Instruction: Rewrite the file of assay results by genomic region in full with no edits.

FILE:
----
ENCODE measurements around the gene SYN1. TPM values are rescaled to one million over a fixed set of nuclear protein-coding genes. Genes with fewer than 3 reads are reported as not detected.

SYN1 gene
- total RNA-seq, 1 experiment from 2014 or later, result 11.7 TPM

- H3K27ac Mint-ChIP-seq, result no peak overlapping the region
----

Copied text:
ENCODE measurements around the gene SYN1. TPM values are rescaled to one million over a fixed set of nuclear protein-coding genes. Genes with fewer than 3 reads are reported as not detected.

SYN1 gene
- total RNA-seq, 1 experiment from 2014 or later, result 11.7 TPM

- H3K27ac Mint-ChIP-seq, result no peak overlapping the region